Bastiaan van Aarle
Bastiaan van Aarle’s series UN-TITLED is about the dominant role of advertisement in public space. Slogans illuminate our streets both day and night, and light boxes force their images on us. Our daily environment is saturated with messages, with meaning. Photography plays a big role in this phenomenon. The photographic image is often packed with meaning and reality fades and becomes unbelievable in contrast to these images.
A photographic material absorbs light which creates a chemical reaction. Van Aarle employs this principle in the series UN-TITLED to absorb “commercial” light, thereby reflecting on the medium of photography itself. This way he destroys the message of the advertisement, because his process turns the neon signs into a white emptiness that the viewer can fill in himself. For Van Aarle, photography is not a way to create images that are saturated with meaning, but a medium to create “emptiness” in photographs. He researches how light can be used as a means of communication in several ways. Van Aarle gives his view on the identity of the photographic image in our current image-filled environment. The images from UN-TITLED show parking lots, gas stations and other buildings with very radiant white fields as the centre of attention. The images are monochrome, making the white spaces stand out even more. The presence of the white spaces is ambivalent: it is no longer obvious why they are there and what their purpose is.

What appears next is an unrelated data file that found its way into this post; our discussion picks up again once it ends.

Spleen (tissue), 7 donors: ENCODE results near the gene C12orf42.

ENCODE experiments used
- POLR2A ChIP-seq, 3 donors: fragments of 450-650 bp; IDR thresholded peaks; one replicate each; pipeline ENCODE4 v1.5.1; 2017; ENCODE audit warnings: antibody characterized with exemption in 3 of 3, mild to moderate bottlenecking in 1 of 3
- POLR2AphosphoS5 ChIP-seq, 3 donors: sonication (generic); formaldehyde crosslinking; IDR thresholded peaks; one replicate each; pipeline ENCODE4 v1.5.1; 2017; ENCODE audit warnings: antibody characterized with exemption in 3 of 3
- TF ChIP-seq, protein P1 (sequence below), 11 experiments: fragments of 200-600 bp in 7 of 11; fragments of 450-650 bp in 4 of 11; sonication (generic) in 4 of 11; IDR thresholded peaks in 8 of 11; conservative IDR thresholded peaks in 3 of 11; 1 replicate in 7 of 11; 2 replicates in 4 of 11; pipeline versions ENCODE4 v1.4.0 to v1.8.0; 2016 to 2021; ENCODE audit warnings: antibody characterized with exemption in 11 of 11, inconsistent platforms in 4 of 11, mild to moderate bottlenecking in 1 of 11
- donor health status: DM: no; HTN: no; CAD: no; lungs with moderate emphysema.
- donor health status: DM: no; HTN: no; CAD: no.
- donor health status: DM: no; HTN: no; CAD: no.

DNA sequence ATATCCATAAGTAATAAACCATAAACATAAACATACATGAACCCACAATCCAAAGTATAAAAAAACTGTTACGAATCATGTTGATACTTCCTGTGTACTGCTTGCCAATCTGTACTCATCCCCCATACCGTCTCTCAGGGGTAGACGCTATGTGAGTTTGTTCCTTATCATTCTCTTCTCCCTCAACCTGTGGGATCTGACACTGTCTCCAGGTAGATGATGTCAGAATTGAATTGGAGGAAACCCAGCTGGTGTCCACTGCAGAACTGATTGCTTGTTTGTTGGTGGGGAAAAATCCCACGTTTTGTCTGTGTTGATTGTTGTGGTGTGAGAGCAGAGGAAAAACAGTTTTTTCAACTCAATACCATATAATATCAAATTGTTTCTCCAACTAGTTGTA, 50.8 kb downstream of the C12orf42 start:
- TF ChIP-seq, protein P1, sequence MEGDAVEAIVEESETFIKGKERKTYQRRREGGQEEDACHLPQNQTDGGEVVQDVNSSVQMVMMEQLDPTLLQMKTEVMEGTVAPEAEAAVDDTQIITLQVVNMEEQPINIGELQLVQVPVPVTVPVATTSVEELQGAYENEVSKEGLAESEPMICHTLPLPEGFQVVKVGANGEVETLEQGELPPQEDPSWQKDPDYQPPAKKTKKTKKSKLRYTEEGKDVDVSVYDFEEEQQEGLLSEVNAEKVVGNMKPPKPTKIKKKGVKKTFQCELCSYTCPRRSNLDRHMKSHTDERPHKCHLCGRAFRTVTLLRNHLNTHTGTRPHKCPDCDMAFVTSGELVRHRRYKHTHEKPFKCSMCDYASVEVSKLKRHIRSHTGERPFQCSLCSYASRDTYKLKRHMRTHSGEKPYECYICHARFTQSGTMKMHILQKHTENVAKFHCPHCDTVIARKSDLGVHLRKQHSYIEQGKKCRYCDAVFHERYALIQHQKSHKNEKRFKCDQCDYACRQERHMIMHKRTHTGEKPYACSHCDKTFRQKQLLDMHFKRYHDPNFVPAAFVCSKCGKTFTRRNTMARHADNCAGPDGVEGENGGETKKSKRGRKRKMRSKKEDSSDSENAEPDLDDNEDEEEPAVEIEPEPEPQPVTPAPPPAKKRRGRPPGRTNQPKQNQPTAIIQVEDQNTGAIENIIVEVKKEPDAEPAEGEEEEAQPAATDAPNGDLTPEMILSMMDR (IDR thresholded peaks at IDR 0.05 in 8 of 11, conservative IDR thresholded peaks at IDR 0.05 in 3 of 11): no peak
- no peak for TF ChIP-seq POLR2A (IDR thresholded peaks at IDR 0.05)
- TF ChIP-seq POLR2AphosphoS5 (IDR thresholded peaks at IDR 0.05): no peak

Bastiaan van Aarle (1988, BE) graduated from the Sint-Lukas in Brussels, BE, in 2014.